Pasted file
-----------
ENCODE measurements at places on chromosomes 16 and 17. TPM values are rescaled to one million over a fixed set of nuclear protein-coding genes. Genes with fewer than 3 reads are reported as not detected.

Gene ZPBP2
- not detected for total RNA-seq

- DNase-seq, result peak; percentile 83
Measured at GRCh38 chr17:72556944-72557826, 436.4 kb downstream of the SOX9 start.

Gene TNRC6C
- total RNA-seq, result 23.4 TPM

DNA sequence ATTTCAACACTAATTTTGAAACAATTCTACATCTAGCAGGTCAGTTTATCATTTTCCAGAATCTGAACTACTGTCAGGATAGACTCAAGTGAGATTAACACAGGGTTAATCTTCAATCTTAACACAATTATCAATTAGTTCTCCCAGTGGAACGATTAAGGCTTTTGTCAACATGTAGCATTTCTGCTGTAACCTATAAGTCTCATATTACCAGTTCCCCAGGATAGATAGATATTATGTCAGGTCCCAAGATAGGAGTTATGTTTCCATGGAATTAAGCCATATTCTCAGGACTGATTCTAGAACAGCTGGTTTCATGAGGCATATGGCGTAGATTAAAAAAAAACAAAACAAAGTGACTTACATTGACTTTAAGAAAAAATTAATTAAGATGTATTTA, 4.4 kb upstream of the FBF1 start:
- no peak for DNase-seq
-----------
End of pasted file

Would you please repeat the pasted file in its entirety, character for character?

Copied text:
ENCODE measurements at places on chromosomes 16 and 17. TPM values are rescaled to one million over a fixed set of nuclear protein-coding genes. Genes with fewer than 3 reads are reported as not detected.

Gene ZPBP2
- not detected for total RNA-seq

- DNase-seq, result peak; percentile 83
Measured at GRCh38 chr17:72556944-72557826, 436.4 kb downstream of the SOX9 start.

Gene TNRC6C
- total RNA-seq, result 23.4 TPM

DNA sequence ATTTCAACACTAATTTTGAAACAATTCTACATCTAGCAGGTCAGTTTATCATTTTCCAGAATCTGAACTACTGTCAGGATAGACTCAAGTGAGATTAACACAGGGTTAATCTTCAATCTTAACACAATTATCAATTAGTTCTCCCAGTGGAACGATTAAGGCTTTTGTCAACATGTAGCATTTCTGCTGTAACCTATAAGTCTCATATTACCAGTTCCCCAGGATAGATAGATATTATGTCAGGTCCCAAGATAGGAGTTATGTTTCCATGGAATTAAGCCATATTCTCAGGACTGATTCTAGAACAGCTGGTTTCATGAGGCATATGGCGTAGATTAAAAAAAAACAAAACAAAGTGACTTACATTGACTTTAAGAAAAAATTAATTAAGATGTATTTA, 4.4 kb upstream of the FBF1 start:
- no peak for DNase-seq